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Book History 9 (2006) 179-212

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Book History in Scarlet Letters

The Beginning and Growth of a College Yearbook during the Gilded Age


If a researcher were to look for early college yearbooks from Rutgers, he or she may encounter a disintegrating, leather-bound volume, with "Memorials, Geo. S. Duryee" stamped in gilt on the spine. Inside would be various copies of Rutgers College Catalogues from the 1860s and Scarlet Letter yearbooks from the 1870s. The researcher might notice that Duryee had penciled Greek letters beside his classmates' names in the Catalogue, and that subsequently, the first Scarlet Letter grouped young men by society affiliation without regard to class year. Looking at the materials more closely, a researcher might also see that Duryee was the first Scarlet Letter editor, or observe that his collection includes items from Princeton, Columbia, and Yale.

This interesting artifact speaks to many historical concerns. For instance, it could serve to document the early history of the Scarlet Letter, as well as to uncover the history of college publications, campus life during the Gilded Age, the capabilities of printers of the era, or developments in the illustrated book industry. The permanence of the Scarlet Letter—and of many other college publications founded in the late nineteenth century—is [End Page 179] both a curiosity and a great boon to print historians. Like students at other institutions, young men at Rutgers had attempted other publications, such as the short-lived Rutgers Miscellany (1842), Rutgers College Quarterly (1858–ca. 1861), and Ivy Banner (ca. 1881–4). But until the coming of the monthly Targum (1869) and the Scarlet Letter yearbook (1871), collegiate journalism enjoyed, at best, a precarious existence "on the banks of the Raritan." In contrast, the Scarlet Letter has been produced continuously for more than 130 years (except for a brief pause during World War II).1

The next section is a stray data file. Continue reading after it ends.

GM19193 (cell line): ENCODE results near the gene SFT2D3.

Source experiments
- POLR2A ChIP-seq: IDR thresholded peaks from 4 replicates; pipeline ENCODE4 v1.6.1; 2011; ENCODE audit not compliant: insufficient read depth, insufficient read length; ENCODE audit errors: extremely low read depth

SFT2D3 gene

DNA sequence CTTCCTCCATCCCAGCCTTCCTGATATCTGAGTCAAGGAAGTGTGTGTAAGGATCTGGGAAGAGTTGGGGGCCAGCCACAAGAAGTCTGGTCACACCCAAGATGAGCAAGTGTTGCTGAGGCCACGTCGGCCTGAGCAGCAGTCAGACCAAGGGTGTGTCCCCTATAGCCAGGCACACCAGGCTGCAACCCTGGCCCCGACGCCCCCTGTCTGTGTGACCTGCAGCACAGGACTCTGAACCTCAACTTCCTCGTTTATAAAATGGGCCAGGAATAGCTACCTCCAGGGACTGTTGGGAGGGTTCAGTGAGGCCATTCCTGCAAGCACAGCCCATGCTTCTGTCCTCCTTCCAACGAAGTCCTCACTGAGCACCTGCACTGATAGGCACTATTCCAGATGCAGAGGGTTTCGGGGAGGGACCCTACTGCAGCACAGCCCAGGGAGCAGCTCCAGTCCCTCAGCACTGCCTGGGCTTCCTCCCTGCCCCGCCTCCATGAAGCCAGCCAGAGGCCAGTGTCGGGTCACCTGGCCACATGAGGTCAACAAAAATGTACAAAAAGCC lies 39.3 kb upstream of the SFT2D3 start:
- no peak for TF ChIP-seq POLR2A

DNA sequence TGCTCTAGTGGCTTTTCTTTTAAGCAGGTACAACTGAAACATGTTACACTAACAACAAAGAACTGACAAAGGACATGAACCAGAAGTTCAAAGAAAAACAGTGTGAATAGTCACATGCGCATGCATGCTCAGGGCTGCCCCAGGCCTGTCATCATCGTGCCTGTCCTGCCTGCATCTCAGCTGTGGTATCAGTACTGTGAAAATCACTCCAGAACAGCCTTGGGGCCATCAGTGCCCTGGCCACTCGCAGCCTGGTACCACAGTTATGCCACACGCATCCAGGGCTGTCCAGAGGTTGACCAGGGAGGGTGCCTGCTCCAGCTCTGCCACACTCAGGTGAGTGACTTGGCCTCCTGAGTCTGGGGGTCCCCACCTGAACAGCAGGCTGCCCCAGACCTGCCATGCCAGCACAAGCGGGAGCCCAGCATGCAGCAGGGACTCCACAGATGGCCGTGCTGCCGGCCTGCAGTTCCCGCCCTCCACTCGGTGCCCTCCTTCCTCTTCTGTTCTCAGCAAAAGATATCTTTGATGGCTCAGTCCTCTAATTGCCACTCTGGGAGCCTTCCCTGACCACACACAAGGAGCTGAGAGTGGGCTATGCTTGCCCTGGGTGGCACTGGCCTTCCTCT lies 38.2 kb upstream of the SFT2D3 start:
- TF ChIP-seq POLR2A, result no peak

Publications like the Scarlet Letter arose and thrived during the nineteenth century because of the convergence of various educational, social, cultural, economic, and technological trends. Student expression in campus yearbooks and newspapers was encouraged by a new "elective" curriculum of higher education; the rise of advertising and consumer culture; a surge in fraternal involvement, competitive athletics, and other pastimes; declining postage rates; and many other factors. Most important, college students were developing, recognizing, sharing, and defending a lifestyle all their own. Elements of Gilded Age Scarlet Letters indicate that they were compiled to capture a historic moment of the student community in print, but also to generate solidarity and pride among students and alumni. Therefore, the college yearbook was a document of both past and present.

Perhaps of greater interest to readers of Book History are developments in the illustrated book industry of the late nineteenth century, how the editors of the Scarlet Letter incorporated these innovations into their publications, and what contributions, if any, young people may have made in spreading the word about new styles and technological capabilities. Like assembling a football "eleven," Rutgers students appointed a board of editors to compete with their opposite numbers in other colleges. The editors' charge was to compile the most beautiful and informative publication that could be had for the money, effort, and technology available at the time. New editors responded to the criticisms of previous editions, continuously expanding and improving the book. Yet through their connections with students at other colleges, Rutgers editors also learned of the latest artistic styles, printing technologies, and modes of conducting business over distance. They borrowed ideas from peers at other colleges and patronized businesses recommended by them—sometimes with sample copies from other colleges in hand as they did so. Thus Rutgers students worked with businesses in major cities such as New York and Philadelphia, as well as regional and local companies based in Newark, Trenton, and New Brunswick, New Jersey. This tale of young men and their interplay with a growing industry is a fascinating story for those who explore connections between American popular and print culture. [End Page 180]